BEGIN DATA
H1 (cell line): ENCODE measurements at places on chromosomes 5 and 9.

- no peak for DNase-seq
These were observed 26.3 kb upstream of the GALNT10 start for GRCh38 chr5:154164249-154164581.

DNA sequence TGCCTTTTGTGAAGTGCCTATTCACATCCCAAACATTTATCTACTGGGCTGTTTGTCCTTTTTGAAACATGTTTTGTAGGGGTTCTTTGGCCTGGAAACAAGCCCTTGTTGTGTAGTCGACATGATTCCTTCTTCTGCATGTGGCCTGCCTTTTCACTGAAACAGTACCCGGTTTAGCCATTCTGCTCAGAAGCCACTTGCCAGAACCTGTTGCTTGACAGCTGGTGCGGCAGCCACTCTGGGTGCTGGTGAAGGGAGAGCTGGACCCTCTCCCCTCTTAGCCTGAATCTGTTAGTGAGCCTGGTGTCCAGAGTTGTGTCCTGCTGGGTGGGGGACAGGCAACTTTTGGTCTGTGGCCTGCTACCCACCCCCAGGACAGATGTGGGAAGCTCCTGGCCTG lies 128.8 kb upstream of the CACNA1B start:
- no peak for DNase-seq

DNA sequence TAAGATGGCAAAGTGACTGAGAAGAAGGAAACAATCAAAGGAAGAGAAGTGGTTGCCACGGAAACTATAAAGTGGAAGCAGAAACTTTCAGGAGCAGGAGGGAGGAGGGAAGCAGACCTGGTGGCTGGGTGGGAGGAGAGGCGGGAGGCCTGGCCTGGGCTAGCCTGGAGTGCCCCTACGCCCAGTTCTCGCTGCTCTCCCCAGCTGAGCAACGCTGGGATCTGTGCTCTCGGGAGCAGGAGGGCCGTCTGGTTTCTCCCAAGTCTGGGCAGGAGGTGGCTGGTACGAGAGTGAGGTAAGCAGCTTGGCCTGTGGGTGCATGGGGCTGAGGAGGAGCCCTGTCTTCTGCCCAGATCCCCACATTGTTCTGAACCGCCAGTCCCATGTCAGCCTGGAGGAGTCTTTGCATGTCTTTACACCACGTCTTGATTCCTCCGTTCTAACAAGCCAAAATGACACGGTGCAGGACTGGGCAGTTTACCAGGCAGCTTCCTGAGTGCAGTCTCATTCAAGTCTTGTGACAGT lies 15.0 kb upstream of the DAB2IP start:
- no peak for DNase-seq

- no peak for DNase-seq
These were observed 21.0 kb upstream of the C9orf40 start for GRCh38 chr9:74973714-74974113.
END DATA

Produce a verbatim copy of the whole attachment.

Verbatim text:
H1 (cell line): ENCODE measurements at places on chromosomes 5 and 9.

- no peak for DNase-seq
These were observed 26.3 kb upstream of the GALNT10 start for GRCh38 chr5:154164249-154164581.

DNA sequence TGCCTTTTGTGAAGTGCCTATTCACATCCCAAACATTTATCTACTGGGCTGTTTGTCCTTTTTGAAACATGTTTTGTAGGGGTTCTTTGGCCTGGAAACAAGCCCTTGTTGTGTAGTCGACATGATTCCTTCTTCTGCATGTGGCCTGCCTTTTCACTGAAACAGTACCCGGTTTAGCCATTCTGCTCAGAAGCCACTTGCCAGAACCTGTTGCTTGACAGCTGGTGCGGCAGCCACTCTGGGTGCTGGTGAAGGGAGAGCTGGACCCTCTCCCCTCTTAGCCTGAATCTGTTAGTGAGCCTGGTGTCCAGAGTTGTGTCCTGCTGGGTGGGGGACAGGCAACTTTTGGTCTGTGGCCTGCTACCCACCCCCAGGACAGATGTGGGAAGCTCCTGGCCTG lies 128.8 kb upstream of the CACNA1B start:
- no peak for DNase-seq

DNA sequence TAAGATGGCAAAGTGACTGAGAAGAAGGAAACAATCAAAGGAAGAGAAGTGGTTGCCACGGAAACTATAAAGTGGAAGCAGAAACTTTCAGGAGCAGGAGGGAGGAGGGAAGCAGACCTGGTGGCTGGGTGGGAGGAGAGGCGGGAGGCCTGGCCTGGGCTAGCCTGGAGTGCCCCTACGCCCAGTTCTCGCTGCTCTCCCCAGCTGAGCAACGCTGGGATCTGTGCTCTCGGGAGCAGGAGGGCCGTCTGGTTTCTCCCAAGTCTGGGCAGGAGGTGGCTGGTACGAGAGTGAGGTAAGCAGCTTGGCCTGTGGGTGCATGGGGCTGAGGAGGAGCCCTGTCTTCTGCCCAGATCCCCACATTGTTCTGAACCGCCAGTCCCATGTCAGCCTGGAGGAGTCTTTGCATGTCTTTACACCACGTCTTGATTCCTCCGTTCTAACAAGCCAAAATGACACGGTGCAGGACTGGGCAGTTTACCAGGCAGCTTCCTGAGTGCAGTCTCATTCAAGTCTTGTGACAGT lies 15.0 kb upstream of the DAB2IP start:
- no peak for DNase-seq

- no peak for DNase-seq
These were observed 21.0 kb upstream of the C9orf40 start for GRCh38 chr9:74973714-74974113.